Michigan scientists get cellular for an art project
Beauty may be in the eye of the beholder—but it’s also in the brain cells, heart cells and stem cells, too.
Medical researchers at the University of Michigan are showcasing the beauty of science in a collection of brightly colored prints that appear to invoke the abstraction of modern art more than the groundbreaking study of disease.
But that’s exactly what the images are: collections of cells taken from the microscopes and scanners of U-M scientists that aim to further scientific knowledge about how the body works. The researchers displayed the images—part of the U-M Bioartography program, run by the Center for Organogenesis—this month at Ann Arbor’s Art Fair, which draws hundreds of artists and thousands of art lovers.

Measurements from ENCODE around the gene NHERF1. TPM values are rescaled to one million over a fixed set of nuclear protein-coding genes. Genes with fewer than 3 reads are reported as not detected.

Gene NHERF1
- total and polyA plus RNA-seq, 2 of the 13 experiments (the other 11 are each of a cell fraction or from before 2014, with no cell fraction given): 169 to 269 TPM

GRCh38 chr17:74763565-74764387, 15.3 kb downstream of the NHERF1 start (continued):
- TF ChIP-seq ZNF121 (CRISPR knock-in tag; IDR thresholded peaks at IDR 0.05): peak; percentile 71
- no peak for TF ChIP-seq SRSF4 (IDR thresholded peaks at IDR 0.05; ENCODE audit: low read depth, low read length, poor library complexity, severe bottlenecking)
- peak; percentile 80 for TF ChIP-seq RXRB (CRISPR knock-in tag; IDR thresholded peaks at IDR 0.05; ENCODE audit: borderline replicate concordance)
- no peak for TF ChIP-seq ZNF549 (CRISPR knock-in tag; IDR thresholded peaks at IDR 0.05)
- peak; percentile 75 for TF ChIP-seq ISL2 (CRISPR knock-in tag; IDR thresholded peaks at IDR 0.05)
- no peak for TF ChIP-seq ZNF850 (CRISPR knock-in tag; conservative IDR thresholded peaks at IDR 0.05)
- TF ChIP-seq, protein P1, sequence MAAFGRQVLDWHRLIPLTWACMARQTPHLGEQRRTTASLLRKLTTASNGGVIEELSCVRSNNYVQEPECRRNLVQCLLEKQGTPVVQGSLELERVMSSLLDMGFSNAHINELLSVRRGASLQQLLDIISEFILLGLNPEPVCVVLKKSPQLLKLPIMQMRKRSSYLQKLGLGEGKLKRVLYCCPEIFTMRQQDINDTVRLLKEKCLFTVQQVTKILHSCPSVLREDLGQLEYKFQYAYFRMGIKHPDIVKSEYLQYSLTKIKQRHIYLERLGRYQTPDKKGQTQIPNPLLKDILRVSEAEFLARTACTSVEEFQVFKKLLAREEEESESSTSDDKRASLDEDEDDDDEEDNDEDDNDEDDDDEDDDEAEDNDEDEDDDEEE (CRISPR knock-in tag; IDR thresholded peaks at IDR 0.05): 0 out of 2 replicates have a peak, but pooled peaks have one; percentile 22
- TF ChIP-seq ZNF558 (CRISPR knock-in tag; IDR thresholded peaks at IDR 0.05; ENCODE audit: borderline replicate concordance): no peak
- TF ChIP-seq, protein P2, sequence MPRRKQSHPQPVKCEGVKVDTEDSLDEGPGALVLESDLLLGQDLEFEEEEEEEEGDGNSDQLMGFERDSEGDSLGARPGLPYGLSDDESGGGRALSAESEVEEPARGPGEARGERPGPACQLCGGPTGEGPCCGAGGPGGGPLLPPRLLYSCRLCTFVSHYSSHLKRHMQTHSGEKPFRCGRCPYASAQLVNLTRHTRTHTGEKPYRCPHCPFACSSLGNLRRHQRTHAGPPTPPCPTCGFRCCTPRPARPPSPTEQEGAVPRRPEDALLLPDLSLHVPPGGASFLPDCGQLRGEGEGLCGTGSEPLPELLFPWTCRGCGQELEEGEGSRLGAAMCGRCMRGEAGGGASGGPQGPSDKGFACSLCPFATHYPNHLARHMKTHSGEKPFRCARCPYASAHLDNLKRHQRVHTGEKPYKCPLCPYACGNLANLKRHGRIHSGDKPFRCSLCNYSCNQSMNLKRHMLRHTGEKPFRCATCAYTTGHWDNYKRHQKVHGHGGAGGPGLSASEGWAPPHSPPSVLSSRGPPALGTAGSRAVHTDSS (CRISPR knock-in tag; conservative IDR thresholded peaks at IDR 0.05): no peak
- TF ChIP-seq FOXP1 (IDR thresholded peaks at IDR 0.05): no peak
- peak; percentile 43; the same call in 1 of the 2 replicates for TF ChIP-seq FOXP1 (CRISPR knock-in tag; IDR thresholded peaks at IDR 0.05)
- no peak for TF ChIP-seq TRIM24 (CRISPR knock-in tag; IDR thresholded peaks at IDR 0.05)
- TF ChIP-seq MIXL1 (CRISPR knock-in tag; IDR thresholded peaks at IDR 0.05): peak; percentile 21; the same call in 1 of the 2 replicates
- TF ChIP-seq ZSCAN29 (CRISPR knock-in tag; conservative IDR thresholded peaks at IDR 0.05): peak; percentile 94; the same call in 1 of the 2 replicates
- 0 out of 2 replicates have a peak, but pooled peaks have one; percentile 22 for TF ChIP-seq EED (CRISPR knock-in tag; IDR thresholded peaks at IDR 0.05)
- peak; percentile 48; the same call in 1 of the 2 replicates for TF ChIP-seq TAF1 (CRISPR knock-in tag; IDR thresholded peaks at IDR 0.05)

One image, “Monet’s Garden,” by Dawen Cai, an associate research scientist, features mouse brain cells that have been genetically modified to show connections between neurons. The result is a “brainbow,” teardrops of pinks, reds and yellows against a background of dark greens and blues.
Another image, “He Wears His Heart on His Sleeve,” by Dr. Jack Parent, a stem-cell researcher, shows pulsating heart muscle cells in neon greens and reds. The cells were pluripotent stem cells that were induced to be heart muscle cells, and actually “beat” in culture.
Sales of the prints, also available online at bioartography.com, help support travel grants for young scientists to present their work at conferences.
“Monet’s Garden,” left, and “He Wears His Heart on His Sleeve” are two of the works derived from cell images.